# Estimation of infinitesimal generator/transition rate matrix from proportion data

Suppose I have a collection of data $$\{\boldsymbol x_t \in \mathbb S^d\}_{t = 1,\dots,T}$$ where $$\mathbb S^d$$ is the $$d$$-dimensional unit simplex, i.e. the elements of $$\boldsymbol x_t$$ sum to $$1$$.

If I assume that the underlying process evolves according to a continuous time Markov chain, I end up with the following regression model $$\boldsymbol x_t = \exp(At)\boldsymbol x_0$$ where $$A$$ is the infinitesimal generator/transition rate matrix of the Markov chain.

Is there a well-established and specialised method for estimating the matrix $$A$$ and/or the initial proportions $$\boldsymbol x_0$$ from (possibly noisy) data?

The naive approach is just to do a constrained least squares optimisation making sure that $$A$$ meets the requirements to be a transition rate matrix, but I feel like there must be a better way to do it.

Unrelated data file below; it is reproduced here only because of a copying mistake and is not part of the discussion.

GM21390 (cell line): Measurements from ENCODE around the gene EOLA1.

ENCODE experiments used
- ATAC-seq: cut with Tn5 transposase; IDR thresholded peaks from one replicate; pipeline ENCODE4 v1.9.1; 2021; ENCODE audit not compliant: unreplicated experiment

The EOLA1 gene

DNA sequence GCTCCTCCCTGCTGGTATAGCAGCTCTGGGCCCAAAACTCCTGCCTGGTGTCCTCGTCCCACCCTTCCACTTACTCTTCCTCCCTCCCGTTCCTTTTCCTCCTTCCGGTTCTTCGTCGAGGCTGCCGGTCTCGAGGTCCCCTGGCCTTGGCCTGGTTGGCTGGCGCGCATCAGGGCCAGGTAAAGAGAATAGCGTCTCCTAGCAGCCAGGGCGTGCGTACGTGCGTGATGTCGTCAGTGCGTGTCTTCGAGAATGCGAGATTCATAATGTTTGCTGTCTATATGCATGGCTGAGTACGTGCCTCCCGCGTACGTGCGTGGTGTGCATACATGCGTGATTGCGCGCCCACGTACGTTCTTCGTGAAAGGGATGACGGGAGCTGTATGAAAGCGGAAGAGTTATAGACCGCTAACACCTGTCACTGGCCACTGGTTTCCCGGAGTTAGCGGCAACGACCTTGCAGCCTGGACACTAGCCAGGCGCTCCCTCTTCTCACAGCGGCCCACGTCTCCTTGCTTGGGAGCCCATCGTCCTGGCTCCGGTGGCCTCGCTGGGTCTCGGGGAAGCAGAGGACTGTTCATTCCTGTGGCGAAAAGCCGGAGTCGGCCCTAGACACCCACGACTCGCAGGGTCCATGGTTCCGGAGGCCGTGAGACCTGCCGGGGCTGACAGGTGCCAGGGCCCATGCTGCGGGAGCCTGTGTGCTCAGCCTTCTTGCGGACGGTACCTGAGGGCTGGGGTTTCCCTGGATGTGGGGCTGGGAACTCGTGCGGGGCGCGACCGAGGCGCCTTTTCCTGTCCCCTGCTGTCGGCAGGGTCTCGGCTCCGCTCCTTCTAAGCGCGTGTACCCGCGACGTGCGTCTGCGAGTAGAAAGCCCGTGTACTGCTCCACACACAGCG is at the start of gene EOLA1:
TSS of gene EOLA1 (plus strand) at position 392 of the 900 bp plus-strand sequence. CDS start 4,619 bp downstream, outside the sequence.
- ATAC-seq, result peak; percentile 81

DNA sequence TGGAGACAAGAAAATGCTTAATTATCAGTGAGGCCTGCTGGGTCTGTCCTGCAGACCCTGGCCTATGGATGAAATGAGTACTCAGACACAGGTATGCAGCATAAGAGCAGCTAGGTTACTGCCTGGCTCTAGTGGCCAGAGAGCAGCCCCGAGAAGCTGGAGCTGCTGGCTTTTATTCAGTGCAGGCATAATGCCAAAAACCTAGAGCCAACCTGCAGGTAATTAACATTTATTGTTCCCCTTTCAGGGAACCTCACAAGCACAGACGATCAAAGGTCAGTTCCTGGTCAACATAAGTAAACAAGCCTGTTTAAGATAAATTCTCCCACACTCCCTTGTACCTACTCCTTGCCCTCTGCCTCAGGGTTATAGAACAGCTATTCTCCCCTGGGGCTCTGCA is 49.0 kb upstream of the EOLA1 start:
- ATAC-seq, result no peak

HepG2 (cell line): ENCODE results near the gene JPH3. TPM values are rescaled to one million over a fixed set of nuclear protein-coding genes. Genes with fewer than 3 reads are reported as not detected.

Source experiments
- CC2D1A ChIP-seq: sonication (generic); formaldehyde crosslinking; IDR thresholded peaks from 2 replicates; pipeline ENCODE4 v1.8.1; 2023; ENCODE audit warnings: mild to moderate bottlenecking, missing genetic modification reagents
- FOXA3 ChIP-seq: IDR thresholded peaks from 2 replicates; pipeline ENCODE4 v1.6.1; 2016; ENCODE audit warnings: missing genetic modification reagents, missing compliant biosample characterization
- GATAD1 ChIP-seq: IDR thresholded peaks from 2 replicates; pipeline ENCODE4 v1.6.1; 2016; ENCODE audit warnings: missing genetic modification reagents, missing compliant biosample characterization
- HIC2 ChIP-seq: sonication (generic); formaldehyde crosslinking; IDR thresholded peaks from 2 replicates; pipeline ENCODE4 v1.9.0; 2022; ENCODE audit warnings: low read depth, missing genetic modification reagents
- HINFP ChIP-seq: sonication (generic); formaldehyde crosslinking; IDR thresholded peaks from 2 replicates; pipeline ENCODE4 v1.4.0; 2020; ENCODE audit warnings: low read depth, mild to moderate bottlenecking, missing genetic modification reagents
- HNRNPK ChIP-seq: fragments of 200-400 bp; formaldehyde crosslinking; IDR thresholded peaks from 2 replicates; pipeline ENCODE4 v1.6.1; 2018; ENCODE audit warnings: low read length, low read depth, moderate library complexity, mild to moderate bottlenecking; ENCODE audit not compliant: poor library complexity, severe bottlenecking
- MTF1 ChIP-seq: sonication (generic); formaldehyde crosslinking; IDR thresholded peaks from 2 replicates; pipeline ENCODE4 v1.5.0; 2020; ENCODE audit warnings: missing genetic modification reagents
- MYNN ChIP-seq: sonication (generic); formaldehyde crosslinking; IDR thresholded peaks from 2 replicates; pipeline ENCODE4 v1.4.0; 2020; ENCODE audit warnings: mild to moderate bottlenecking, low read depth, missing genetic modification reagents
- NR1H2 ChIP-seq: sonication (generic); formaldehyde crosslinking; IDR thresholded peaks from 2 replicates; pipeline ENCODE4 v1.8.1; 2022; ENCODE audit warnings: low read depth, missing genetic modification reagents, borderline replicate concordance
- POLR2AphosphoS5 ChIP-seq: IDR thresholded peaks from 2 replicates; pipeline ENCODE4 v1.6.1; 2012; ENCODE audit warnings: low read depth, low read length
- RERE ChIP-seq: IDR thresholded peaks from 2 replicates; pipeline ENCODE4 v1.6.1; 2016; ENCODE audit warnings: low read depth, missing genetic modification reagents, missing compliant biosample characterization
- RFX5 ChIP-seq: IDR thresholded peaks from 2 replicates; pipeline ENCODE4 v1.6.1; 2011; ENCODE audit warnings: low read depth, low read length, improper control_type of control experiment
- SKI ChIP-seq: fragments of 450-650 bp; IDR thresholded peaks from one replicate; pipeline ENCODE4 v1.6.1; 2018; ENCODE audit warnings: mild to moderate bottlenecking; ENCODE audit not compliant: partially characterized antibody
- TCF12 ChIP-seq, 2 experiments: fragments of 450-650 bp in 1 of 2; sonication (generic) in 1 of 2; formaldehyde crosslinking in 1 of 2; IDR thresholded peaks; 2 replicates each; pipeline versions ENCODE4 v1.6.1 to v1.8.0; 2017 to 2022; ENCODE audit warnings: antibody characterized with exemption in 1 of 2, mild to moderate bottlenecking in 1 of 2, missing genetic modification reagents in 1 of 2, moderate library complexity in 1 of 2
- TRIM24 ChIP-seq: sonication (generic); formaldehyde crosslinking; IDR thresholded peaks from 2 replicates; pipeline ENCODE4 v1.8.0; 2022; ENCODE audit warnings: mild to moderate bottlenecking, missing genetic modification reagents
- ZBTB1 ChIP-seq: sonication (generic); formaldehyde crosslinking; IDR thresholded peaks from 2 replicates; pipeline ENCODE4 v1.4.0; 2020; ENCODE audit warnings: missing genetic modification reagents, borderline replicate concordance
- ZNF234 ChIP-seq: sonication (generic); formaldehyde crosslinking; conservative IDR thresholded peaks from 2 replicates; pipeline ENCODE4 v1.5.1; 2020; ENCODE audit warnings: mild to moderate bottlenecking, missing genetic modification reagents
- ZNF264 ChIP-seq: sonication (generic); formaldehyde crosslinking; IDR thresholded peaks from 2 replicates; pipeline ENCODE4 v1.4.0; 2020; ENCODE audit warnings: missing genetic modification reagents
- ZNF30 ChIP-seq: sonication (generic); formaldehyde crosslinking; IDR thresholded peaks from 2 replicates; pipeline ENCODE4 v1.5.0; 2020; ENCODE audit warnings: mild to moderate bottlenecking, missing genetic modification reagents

Note:

If my data are sampled at uniform timepoints I can write this out as $$X_{1:T} = BX_{0:(T-1)}$$ with $$B = \exp(A\Delta t)$$ and the matrix $$X_{i:j}$$ being the matrix containing the proportions data for all timepoints between $$i$$ and $$j$$ inclusive. Again, a naive way to estimate $$B$$ is just $$X_{1:T}X_{0:(T-1)}^\dagger$$ where $$\dagger$$ denotes the pseudoinverse, but this is unconstrained and can lead to matrices $$B$$ which are not actually transition matrices, and subsequently matrices $$A$$ which are not infinitesimal generators.

Any pointers to relevant literature appreciated.